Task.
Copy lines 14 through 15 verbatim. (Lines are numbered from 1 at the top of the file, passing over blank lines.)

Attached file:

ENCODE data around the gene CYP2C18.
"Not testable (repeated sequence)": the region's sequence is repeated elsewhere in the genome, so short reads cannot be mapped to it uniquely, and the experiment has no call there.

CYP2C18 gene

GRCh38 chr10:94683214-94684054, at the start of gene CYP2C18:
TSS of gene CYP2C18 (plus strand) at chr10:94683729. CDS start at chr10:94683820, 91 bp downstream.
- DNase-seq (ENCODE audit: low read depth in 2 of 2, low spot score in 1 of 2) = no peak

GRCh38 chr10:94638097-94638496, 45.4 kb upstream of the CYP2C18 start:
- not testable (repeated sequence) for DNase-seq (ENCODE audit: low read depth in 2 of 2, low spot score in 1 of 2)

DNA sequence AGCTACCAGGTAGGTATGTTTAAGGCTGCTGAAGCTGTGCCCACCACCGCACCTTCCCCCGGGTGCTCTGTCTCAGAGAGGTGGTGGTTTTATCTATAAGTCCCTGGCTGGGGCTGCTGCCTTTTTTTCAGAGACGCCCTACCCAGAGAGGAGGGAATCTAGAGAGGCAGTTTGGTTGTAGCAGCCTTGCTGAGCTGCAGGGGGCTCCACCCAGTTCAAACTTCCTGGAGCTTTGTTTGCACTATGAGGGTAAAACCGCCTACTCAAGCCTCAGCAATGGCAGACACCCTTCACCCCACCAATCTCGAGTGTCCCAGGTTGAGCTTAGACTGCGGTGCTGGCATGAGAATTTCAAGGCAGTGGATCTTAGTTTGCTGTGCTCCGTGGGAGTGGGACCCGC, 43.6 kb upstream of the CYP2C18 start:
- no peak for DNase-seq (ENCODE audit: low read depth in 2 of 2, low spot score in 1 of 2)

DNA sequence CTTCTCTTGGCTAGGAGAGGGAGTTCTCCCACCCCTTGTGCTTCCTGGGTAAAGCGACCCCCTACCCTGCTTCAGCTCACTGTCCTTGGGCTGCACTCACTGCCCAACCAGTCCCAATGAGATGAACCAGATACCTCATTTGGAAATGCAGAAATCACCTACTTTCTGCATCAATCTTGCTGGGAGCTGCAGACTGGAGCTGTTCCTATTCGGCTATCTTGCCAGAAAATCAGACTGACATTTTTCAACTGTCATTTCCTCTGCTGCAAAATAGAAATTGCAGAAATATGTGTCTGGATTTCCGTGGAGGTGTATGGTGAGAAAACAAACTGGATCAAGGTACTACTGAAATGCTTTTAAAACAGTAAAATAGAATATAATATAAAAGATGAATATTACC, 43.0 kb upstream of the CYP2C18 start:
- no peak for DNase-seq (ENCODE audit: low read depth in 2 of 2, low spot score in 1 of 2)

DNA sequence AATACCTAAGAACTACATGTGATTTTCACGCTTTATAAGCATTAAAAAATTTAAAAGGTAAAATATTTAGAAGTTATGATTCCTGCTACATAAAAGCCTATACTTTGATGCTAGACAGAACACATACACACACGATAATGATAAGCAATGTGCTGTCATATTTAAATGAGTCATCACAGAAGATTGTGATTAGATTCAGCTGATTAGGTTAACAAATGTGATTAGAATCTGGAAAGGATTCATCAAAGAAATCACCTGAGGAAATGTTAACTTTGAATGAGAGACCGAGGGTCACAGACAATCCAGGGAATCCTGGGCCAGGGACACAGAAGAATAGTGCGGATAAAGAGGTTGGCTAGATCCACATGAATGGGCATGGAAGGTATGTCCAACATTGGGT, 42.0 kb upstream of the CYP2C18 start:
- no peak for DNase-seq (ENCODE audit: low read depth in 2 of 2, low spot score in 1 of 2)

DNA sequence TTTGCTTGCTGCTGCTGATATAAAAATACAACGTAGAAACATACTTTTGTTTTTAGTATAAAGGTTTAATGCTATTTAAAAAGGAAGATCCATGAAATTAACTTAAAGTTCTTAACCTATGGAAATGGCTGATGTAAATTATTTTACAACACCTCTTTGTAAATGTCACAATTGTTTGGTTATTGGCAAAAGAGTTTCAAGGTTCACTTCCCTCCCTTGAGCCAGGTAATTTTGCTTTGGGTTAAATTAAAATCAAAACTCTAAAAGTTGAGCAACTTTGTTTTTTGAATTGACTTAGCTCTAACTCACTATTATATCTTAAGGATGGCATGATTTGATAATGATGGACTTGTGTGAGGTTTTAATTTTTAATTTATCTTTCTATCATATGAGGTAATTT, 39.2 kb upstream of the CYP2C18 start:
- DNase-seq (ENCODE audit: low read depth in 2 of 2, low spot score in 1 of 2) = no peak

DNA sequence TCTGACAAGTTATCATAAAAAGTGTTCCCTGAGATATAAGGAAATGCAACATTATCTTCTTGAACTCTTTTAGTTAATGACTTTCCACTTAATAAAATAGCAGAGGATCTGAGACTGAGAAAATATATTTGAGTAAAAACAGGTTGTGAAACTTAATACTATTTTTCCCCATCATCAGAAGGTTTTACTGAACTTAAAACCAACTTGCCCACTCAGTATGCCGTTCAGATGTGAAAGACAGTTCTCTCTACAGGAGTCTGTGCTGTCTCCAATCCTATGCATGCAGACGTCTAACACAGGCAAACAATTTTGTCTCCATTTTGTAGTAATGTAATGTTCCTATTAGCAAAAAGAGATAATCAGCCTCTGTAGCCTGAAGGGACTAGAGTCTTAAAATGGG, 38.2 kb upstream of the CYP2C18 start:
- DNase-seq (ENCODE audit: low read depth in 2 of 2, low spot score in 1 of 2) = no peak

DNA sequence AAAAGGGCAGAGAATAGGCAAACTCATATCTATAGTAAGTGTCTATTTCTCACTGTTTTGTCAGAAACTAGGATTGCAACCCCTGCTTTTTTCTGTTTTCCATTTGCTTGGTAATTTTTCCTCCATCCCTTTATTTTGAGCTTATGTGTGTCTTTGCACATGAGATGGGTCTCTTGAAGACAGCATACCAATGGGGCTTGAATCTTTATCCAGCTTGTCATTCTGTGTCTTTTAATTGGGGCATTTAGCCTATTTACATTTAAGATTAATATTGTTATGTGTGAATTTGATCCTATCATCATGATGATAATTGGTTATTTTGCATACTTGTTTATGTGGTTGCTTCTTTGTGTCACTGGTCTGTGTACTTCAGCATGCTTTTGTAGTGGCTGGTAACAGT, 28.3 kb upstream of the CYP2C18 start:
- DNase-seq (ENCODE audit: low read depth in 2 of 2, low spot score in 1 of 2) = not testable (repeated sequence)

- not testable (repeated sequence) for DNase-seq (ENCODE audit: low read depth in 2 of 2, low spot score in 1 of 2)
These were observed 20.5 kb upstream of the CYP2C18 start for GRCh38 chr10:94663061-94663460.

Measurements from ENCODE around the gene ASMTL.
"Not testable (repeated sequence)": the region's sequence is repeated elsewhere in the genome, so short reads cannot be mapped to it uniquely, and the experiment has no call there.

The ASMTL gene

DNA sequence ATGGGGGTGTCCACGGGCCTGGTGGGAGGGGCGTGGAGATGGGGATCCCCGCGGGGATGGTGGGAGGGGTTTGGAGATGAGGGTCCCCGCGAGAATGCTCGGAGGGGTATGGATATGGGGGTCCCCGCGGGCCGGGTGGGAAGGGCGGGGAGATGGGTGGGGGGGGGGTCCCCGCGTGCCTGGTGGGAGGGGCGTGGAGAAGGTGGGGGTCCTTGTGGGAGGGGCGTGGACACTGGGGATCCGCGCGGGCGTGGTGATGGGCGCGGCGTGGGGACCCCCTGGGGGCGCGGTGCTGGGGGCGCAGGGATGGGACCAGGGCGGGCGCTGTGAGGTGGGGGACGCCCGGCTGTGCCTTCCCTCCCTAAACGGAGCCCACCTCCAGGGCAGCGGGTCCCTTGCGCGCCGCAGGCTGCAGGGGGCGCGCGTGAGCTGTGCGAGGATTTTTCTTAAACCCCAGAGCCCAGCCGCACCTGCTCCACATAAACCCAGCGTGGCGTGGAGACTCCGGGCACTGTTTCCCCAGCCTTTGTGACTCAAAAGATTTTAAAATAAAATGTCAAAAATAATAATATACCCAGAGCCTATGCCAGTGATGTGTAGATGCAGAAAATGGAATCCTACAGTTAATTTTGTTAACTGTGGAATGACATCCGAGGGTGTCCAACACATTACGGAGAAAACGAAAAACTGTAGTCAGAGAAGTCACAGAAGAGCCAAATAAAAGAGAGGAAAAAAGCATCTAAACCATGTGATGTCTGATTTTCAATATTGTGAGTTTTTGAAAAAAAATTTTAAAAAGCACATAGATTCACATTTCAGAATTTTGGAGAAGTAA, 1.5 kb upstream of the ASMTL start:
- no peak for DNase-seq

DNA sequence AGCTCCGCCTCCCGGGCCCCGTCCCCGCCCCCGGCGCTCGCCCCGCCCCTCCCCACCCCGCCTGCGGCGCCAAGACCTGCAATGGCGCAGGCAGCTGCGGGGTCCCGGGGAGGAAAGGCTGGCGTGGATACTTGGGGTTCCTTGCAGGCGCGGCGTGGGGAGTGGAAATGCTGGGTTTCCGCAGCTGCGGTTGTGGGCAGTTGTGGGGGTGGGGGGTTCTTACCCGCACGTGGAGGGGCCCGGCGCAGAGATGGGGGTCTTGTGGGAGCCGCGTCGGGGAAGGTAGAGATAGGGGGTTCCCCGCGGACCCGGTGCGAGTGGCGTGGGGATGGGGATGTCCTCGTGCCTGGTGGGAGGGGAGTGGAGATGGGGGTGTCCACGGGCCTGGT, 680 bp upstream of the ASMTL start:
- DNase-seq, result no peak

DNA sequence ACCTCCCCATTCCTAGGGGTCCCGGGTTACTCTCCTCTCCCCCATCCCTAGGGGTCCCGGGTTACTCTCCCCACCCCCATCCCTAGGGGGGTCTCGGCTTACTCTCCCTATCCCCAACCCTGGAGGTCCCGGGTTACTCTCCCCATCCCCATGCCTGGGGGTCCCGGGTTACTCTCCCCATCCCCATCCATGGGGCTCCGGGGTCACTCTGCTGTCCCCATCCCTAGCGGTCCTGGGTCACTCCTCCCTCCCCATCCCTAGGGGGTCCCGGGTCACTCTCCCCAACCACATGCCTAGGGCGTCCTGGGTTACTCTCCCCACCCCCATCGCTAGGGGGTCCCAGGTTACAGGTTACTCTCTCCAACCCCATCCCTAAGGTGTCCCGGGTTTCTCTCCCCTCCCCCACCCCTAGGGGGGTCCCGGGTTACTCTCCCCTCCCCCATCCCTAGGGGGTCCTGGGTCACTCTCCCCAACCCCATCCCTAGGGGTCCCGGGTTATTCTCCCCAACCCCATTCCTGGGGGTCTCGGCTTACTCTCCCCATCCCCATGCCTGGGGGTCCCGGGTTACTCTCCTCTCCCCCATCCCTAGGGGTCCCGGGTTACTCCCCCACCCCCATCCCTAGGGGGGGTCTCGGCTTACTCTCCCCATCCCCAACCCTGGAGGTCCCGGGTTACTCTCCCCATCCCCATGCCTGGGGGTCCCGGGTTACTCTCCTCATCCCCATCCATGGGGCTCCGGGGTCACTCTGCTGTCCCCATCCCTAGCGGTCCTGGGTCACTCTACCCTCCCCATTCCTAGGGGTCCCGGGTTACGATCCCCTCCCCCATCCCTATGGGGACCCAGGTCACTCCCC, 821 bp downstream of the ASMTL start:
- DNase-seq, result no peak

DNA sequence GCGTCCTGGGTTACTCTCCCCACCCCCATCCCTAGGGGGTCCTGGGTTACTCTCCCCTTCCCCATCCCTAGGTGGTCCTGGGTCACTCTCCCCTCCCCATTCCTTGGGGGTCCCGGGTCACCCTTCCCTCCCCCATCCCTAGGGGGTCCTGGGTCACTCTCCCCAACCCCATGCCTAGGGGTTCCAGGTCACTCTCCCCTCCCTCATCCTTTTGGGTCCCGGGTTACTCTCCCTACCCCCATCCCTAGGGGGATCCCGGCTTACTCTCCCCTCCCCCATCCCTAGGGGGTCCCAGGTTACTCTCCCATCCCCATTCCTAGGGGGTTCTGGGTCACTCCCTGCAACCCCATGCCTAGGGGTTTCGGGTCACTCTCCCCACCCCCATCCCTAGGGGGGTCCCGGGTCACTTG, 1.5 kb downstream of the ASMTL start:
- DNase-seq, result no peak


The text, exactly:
- no peak for DNase-seq (ENCODE audit: low read depth in 2 of 2, low spot score in 1 of 2)

DNA sequence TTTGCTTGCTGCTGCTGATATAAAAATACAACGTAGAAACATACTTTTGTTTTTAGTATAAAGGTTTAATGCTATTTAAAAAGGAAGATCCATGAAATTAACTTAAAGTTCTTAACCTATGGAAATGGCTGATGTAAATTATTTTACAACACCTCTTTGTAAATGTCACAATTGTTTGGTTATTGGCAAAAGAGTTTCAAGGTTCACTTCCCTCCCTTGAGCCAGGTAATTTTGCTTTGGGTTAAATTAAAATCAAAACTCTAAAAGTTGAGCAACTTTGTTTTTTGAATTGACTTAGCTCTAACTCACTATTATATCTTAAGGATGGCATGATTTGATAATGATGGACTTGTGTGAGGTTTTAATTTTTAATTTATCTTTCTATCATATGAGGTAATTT, 39.2 kb upstream of the CYP2C18 start: